Years ago I served this dish to a couple who we had over for dinner and it was a real hit. That success had unexpected repercussions, however. Jim was a coworker of mine at an aerospace electronics plant in California, and lived with his significant other in an old farmhouse where, during the second world war, a woman raised black widow spiders in the basement. Really. The spider's silk, being stronger than anything manmade of that size, was used (I am not making this up) to make cross hairs in aircraft bomb sights and other instruments, allowing super thin lines which steel wire could not provide. Happily, they never saw any black widows while they were living there.
Jim was a very laid back fellow from Missouri of about 35 years at the time, who collected Studebaker cars. He had been a naval officer (graduate of Annapolis) during which time he made hours of boring 8mm home movies of the wake of the aircraft carrier on which he served - no people, no planes, just reel after reel of open ocean (he'd never seen the ocean before joining the Navy). He was tall and thin, wore a rumpled seersucker suit at work, and had an unfiltered cigarette dangling from his lips most of the time as he shared laconic observations on the meaning of life. He reminded me a bit of Will Rogers – the kind of person you just couldn’t help but like.
Ten years my senior, he was a mentor to me, though I was a young smart ass/know it all. (Now am an older smart ass/know it all.) Perhaps it was my attitude that added some competiveness into the relationship, but after his significant other had raved about my quiche, Jim wanted to prove that he was just as capable of making zucchini quiche as was I. So one weekend they invited us over to their house – the “black widow house” as we called it – for quiche.
Jim was a tad long in the kitchen and the rest of us started to wonder what was going on. It seemed to be taking too long for the quiche to bake. He finally pulled it out of the oven and cut it open. That was when he discovered that he had made a crucial mistake in the recipe. He had used cucumbers instead of zucchini! The poor guy never lived it down.
So here’s my recipe for zucchini quiche. (Well, to be honest it is an old recipe from my 1972 edition of “The Vegetarian Epicure” by Anna Thomas.)
The zucchini in the garden aren’t ready to pick yet, but best to assemble everything I need ahead of time, right? Dieters and vegans can use their favorite substitutes for the sour cream and cheese. Not me. I don’t eat this kind of dish very often, so when I do, I use the real thing even if cheese isn't usually on my menu.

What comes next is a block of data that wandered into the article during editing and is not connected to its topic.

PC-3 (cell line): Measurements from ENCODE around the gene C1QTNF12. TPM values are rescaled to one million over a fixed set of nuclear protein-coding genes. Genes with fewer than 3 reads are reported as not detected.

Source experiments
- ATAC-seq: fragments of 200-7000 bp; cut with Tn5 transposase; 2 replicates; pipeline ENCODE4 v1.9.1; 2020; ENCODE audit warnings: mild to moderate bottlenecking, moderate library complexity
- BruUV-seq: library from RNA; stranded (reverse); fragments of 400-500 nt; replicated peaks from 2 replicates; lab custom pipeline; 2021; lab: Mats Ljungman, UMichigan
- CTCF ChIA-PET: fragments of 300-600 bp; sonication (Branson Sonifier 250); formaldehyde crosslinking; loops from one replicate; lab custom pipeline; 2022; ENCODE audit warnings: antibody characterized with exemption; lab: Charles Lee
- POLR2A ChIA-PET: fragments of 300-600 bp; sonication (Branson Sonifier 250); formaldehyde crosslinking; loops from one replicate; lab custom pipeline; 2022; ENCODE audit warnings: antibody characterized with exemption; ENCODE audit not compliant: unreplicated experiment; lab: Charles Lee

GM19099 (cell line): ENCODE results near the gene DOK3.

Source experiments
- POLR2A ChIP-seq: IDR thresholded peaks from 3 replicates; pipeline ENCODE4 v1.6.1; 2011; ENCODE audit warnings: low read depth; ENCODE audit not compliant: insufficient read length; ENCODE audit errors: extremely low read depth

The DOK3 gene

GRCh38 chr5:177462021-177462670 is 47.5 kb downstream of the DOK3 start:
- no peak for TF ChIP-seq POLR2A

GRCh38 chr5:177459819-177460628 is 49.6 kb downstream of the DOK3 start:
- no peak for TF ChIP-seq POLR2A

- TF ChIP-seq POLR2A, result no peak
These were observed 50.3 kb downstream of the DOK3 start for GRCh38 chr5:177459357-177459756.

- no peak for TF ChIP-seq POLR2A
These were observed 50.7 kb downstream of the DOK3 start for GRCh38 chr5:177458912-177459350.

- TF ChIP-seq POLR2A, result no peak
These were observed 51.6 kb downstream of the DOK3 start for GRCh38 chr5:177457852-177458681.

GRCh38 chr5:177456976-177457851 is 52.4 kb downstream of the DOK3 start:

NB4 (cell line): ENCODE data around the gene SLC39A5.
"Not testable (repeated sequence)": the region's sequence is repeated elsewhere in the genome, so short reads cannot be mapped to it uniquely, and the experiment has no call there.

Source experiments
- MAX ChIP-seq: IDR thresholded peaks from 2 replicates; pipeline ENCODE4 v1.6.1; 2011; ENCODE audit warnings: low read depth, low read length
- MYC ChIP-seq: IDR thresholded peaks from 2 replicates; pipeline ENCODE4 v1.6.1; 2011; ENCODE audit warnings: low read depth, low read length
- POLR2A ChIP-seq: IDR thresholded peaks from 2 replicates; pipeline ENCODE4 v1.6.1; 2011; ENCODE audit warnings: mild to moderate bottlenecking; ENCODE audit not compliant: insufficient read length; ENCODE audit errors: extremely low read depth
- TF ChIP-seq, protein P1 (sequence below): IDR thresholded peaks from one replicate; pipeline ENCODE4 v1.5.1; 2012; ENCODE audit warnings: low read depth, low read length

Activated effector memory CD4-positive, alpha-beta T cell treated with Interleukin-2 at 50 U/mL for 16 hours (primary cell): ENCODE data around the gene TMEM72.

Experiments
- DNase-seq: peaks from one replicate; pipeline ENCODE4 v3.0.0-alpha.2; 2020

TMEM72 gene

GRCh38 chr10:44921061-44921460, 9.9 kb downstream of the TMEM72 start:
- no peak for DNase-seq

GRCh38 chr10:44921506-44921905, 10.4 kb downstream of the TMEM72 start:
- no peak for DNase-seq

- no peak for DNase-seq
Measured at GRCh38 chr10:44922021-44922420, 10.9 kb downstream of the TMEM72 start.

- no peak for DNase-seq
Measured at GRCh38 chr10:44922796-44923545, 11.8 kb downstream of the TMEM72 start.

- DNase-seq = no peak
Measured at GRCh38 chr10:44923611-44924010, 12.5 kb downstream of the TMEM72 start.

First off, you’re going to need pie crust dough. I won’t include the recipe for that here. Make your own or buy it pre-made if you like, but just dough, not pre-shaped. If you need a recipe, email me. In addition to the dough, you’ll need:
1/4 cup grated Parmesan cheese
1/4 cup grated Cheddar
1/2 cup dry breadcrumbs
1 1/2 to 2 lb. fresh zucchini
2 eggs, separated (not from each other, silly, separate the yolks and whites)
1 1/2 cups sour cream
2 Tbs chopped chives
2 Tbs flour
1/8 tsp cream of tartar
sea salt and fresh ground black pepper
Prepare the pie crust dough and mix in half of the two cheeses. Chill it, then press into a 10 inch pie dish. Mix the other half of the cheeses with the bread crumbs.
Cut the zucchini into 1/4 inch slices. Try to make them all the same width. Boil in salted water for 5 minutes and drain. It is important not to overcook them.
Beat the egg yolks and sour cream together, add chives, flour, salt and pepper. Whip the egg whites with the cream of tartar until stiff and add them to the rest of the mix – gently. You want the entire mixture to be as fluffy as possible.
Take out the chilled pie crust and make a layer of zucchini slices on the bottom. Cover them with some of the sour cream mixture. Keep adding layers in this way until you run out of slices. You should have three or four layers. Top the zucchini off with sour cream mixture and sprinkle on the breadcrumbs with cheese to cover. Something to keep in mind while putting it together is to save enough of the egg and sour cream mixture to cover the whole thing when you're done layering the zucchini.
Place small slivers of butter scattered around the top and put the pie into a 450 degree F oven for 10 minutes, turning it down to 325 F for another 40 minutes or until done.
The result is not only light and tasty, when you serve up a slice with the layered zucchini showing, it's a feast for the eyes as well. Enjoy.
Oh, and please don't use cucumbers.